CHARLAYNE HUNTER-GAULT: Well, Mr. Gerstner is saying that--excuse me--is saying that one of the fundamental things or some of the fundamentals that youngsters need to do is to--are to be able to read and write and, and do math. Are you in agreement with him, that most of them can't do that, or a large percentage of them can't do that?
MR. CLARKE: I'm in disagreement that a large percentage can't do that. I would agree that there are some who come through the system, they do not--in my system many of them do not graduate, umm, who for whatever reason do not have those skills. Sometimes--let me give you an example of writing skills. This year, we had a writers' workshop. We had professional television people come in and work with our sixth graders. The reward for the work was to have a play produced at the Bardavon Opera House in Poughkeepsie, would be performed by professional actors. James Earl Jones took, took a part in this. The adults in the audience were astounded at the depth and the quality of the writing. In fact, some did not want to admit to me that this was sixth grade writing. Sometimes I wonder if we are testing what we--what a youngster can actually do.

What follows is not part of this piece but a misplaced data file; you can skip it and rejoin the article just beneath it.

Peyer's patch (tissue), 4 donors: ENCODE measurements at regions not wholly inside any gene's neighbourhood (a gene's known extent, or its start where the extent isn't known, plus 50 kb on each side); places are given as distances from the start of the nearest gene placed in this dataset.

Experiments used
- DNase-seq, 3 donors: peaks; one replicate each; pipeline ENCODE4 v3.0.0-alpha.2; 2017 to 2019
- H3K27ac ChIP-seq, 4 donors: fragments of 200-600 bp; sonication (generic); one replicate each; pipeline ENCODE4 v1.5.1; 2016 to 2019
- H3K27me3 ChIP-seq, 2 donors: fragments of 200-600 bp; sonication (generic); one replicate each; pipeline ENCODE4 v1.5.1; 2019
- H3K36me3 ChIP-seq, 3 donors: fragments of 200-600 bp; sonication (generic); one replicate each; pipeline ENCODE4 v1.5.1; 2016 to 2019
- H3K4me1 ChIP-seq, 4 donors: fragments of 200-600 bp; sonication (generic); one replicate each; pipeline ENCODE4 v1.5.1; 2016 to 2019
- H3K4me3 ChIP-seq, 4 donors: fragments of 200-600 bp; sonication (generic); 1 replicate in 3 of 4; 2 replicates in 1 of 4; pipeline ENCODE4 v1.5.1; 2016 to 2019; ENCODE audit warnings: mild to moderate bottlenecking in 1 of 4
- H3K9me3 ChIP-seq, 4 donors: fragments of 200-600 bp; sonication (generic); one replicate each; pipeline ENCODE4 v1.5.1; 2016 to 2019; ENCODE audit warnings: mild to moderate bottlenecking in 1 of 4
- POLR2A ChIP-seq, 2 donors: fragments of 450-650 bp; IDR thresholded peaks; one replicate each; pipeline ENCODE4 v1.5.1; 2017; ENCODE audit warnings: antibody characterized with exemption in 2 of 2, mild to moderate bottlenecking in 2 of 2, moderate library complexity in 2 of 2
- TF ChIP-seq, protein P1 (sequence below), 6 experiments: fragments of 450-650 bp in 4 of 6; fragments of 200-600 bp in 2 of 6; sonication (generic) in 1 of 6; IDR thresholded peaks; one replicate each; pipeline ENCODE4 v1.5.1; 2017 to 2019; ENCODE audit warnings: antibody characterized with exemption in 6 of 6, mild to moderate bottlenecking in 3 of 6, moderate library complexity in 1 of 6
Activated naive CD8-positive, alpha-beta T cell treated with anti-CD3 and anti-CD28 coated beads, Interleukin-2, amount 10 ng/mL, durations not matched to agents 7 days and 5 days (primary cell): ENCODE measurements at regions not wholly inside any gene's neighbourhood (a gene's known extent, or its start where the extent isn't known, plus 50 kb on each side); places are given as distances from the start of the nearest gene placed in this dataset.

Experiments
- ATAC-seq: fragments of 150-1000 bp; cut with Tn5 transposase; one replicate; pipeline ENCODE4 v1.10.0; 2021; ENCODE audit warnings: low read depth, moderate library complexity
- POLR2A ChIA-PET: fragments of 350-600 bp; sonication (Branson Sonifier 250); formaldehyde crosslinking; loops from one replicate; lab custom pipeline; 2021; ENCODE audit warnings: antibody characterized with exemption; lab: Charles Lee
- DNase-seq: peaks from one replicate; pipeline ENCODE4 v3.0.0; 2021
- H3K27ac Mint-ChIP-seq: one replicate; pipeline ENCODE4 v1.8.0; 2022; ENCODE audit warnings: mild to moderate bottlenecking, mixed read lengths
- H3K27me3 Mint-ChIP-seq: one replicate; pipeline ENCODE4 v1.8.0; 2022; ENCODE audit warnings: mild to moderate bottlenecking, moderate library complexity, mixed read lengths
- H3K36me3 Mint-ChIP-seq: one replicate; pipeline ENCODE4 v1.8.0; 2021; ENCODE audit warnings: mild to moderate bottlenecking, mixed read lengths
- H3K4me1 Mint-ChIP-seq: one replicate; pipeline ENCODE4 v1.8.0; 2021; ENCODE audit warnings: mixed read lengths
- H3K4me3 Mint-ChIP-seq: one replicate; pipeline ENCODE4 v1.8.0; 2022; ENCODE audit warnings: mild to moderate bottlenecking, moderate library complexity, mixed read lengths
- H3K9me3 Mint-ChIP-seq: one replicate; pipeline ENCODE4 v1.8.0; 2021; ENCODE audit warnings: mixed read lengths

CHARLAYNE HUNTER-GAULT: So you think--
MR. CLARKE: That's a--
CHARLAYNE HUNTER-GAULT: So you think--
MR. CLARKE: I think we need standards such as a demonstration that a youngster reads a passage, can sit with a gentleman like Mr. Gerstner and, and discuss that passage, take either side of an issue on that, and demonstrate interpretation of that passage. I, I use as an example taking the standard of the "New York Times" editorial page and, and have that demonstration, have the community stamp what the youngster can do at the end of all of this training, this 12-year journey.
CHARLAYNE HUNTER-GAULT: So, Mr. Gerstner, you're listing to Mr. Clarke here. Is it that you are looking through the wrong prism here at the students and the indictment that you just made? I mean--